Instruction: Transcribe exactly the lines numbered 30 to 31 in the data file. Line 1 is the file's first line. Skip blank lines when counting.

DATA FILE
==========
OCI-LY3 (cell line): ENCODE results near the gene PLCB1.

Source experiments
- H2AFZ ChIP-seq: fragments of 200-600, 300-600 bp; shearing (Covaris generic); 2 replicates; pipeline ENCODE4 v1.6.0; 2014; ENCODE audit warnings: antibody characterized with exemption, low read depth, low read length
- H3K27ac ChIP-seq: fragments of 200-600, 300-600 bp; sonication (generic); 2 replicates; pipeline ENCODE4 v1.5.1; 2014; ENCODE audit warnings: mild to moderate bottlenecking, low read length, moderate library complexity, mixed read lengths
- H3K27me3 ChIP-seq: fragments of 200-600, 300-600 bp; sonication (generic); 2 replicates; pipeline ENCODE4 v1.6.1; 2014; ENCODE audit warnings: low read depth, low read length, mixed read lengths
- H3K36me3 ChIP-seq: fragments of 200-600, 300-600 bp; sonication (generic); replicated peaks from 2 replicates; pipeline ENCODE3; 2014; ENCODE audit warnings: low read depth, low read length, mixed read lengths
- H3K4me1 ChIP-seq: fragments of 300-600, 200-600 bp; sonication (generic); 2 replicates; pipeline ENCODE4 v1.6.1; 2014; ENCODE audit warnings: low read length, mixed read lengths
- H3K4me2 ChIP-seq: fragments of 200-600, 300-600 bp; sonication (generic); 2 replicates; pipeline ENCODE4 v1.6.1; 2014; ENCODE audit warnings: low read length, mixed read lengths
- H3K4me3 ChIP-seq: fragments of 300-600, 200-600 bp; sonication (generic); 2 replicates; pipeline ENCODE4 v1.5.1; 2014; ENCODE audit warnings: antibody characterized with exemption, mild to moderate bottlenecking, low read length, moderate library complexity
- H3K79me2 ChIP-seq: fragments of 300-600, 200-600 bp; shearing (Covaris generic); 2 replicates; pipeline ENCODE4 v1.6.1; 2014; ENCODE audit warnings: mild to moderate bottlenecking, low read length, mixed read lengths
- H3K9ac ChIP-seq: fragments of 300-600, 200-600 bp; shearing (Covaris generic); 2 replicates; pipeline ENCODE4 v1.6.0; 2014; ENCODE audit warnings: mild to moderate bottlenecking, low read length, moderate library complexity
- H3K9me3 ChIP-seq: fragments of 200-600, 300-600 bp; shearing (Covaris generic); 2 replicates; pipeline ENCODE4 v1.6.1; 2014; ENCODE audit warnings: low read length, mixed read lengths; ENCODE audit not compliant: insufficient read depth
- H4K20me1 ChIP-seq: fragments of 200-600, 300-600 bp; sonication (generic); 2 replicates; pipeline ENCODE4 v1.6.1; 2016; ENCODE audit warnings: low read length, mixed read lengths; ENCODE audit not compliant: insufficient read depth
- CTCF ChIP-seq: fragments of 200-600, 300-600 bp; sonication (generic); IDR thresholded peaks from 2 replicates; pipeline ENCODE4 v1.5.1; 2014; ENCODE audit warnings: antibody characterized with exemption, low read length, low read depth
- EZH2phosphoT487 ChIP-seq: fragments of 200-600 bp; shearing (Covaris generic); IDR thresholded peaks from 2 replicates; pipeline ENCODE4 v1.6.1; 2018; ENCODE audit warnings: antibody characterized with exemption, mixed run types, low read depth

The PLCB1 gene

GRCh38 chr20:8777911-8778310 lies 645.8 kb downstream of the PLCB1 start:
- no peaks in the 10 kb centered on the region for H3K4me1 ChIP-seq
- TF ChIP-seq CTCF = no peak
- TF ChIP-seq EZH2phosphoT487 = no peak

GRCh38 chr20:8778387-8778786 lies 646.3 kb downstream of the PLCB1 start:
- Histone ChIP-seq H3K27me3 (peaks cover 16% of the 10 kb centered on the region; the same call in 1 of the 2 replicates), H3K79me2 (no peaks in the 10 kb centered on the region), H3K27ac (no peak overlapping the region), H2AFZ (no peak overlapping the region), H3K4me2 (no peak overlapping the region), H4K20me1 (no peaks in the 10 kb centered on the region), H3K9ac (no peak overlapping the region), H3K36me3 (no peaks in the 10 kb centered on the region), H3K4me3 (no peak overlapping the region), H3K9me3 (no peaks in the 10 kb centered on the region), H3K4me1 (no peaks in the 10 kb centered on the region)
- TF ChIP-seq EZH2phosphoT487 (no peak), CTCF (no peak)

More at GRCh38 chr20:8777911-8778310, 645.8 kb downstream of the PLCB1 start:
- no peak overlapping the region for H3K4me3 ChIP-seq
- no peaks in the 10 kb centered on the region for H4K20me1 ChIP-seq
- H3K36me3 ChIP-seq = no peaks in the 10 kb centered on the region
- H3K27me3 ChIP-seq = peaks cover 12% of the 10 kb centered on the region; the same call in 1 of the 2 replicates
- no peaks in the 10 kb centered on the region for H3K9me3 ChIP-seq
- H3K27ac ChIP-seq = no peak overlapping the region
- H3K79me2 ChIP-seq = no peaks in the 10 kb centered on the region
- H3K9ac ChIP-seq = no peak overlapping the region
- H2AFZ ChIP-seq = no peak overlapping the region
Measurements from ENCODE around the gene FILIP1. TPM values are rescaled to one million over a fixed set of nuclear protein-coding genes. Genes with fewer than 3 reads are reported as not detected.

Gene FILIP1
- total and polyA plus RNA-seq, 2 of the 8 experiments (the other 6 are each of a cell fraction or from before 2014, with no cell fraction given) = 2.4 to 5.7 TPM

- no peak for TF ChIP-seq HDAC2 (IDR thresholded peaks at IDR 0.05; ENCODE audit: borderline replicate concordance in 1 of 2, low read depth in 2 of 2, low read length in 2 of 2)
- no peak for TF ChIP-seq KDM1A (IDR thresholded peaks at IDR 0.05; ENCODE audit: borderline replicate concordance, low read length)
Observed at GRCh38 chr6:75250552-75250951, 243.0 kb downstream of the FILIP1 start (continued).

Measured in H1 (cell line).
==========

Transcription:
- H3K27ac ChIP-seq = no peak overlapping the region
- H3K79me2 ChIP-seq = no peaks in the 10 kb centered on the region